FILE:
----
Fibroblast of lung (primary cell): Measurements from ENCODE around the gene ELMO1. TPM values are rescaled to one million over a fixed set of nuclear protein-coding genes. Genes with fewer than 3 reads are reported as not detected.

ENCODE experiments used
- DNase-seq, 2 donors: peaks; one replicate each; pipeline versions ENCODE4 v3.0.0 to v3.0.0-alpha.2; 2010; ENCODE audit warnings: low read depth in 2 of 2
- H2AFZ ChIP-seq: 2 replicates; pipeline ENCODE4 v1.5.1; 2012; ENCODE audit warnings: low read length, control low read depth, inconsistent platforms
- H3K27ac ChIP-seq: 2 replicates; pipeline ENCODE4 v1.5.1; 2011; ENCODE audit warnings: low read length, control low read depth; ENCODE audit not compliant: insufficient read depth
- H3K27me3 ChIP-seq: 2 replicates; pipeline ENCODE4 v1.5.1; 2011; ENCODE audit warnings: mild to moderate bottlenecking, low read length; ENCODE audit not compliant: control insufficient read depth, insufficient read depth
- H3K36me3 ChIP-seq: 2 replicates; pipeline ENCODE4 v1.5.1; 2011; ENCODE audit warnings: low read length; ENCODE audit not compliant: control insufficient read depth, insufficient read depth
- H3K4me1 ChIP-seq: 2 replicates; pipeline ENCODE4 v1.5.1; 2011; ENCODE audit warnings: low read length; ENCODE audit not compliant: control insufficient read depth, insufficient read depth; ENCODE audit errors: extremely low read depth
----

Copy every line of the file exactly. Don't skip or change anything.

Fibroblast of lung (primary cell): Measurements from ENCODE around the gene ELMO1. TPM values are rescaled to one million over a fixed set of nuclear protein-coding genes. Genes with fewer than 3 reads are reported as not detected.

ENCODE experiments used
- DNase-seq, 2 donors: peaks; one replicate each; pipeline versions ENCODE4 v3.0.0 to v3.0.0-alpha.2; 2010; ENCODE audit warnings: low read depth in 2 of 2
- H2AFZ ChIP-seq: 2 replicates; pipeline ENCODE4 v1.5.1; 2012; ENCODE audit warnings: low read length, control low read depth, inconsistent platforms
- H3K27ac ChIP-seq: 2 replicates; pipeline ENCODE4 v1.5.1; 2011; ENCODE audit warnings: low read length, control low read depth; ENCODE audit not compliant: insufficient read depth
- H3K27me3 ChIP-seq: 2 replicates; pipeline ENCODE4 v1.5.1; 2011; ENCODE audit warnings: mild to moderate bottlenecking, low read length; ENCODE audit not compliant: control insufficient read depth, insufficient read depth
- H3K36me3 ChIP-seq: 2 replicates; pipeline ENCODE4 v1.5.1; 2011; ENCODE audit warnings: low read length; ENCODE audit not compliant: control insufficient read depth, insufficient read depth
- H3K4me1 ChIP-seq: 2 replicates; pipeline ENCODE4 v1.5.1; 2011; ENCODE audit warnings: low read length; ENCODE audit not compliant: control insufficient read depth, insufficient read depth; ENCODE audit errors: extremely low read depth